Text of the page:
“There’s al­ways room for im­prove­ment,” said the striker. “You’re never go­ing to be per­fect in foot­ball and you’re never go­ing to get to the stage where you say: ‘Enough’s enough, I don’t need to train hard any more’.

“You can give some­one one game, the chance to show the man­ager that maybe we don’t need Harry Kane or we don’t need Tom Brady. It’s the same ap­proach I try to take. Ev­ery day’s an­other ses­sion to prove to the man­ager that I should be play­ing.”

Sounds fa­mil­iar. “I al­ways want to feel like I’m the best quar­ter­back for this team – I want to earn it ev­ery sin­gle day,” said Brady.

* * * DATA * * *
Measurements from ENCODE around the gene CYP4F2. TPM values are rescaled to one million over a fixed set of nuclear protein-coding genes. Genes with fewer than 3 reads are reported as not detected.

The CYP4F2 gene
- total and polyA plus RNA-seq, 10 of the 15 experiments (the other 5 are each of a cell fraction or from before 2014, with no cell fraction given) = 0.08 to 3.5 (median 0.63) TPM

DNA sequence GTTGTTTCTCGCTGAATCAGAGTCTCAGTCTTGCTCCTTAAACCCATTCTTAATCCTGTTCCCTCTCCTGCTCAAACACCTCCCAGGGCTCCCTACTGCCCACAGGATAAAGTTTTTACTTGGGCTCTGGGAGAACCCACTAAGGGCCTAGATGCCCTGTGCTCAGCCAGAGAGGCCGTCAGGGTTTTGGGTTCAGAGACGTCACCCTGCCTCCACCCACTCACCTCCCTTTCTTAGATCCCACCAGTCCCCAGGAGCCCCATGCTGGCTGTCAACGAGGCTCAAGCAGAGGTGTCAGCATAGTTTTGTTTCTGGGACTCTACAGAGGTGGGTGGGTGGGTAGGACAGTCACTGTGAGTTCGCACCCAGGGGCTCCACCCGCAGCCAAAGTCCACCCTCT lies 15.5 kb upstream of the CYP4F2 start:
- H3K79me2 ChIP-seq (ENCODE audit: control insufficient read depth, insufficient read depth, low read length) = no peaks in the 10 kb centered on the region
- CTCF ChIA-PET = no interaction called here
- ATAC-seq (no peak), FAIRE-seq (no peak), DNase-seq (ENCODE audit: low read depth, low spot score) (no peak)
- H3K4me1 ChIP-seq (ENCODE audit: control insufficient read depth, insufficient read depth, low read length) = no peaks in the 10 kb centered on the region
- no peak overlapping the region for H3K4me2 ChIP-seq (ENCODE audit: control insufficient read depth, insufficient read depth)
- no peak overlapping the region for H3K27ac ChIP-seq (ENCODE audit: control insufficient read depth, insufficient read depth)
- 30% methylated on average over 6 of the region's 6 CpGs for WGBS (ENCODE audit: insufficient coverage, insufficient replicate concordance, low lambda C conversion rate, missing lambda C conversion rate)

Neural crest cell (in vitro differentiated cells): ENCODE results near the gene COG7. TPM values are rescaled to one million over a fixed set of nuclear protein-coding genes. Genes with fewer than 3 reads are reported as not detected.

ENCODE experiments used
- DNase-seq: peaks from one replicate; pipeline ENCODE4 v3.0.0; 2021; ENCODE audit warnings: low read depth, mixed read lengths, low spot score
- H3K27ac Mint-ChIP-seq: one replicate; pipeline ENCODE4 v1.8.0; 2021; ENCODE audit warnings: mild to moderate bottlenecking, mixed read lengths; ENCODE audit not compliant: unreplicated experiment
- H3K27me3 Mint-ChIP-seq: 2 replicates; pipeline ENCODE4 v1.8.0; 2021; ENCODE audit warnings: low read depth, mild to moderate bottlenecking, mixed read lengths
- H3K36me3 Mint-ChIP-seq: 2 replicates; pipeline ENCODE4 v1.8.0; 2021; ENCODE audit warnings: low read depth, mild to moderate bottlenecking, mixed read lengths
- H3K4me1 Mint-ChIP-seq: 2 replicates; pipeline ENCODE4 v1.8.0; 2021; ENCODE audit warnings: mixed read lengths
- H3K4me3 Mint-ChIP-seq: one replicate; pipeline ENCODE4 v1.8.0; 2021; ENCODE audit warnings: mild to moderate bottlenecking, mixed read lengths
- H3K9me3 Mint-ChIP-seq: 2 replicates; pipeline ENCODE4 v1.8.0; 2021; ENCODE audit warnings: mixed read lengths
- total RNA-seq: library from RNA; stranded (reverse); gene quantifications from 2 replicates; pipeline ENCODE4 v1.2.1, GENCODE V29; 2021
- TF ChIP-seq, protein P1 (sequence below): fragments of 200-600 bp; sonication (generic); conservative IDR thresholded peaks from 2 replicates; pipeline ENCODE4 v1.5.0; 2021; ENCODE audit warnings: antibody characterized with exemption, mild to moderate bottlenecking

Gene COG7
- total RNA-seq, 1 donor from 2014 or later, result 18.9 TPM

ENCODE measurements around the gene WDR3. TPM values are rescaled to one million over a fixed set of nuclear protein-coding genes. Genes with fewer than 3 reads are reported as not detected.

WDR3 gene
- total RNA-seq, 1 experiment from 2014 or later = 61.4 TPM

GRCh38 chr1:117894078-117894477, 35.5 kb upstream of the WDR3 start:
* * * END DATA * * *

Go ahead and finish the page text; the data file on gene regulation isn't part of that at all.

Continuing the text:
In their re­spec­tive dis­ci­plines, one ap­plies the fin­ish­ing touch and the other sup­plies the am­mu­ni­tion, but the im­por­tance of their roles within the team carry sim­i­lar weight. They’re the go-to guys who are ex­pected to ex­e­cute un­der pres­sure; the play­ers who lead the team to im­prob­a­ble glory when heart­break seems in­evitable.

Brady first proved him­self as a match-win­ner 15 years ago, when he won his first Su­per Bowl aged 24 un­der the guid­ance of Pa­tri­ots coach Bill Be­lichick. The pair are now the long­est-serv­ing and most suc­cess­ful coach-quar­ter­back com­bi­na­tion in NFL history.

Could the Kane-po­chet­tino part­ner­ship end up hav­ing the same ef­fect on the Premier League? Spurs fans can only dream, but Kane, wired with a Brady-es­que win­ning men­tal­ity, will keep work­ing to­wards it.

Above right Goal ma­chine: Kane nets in Tot­ten­ham’s 4-1 thrash­ing of Liver­pool at Wem­b­ley Right Kin­dred spirit: Pa­tri­ots de­ity Brady; Win­ning combo: Harry was trusted to lead the line by Spurs man­ager Po­chet­tino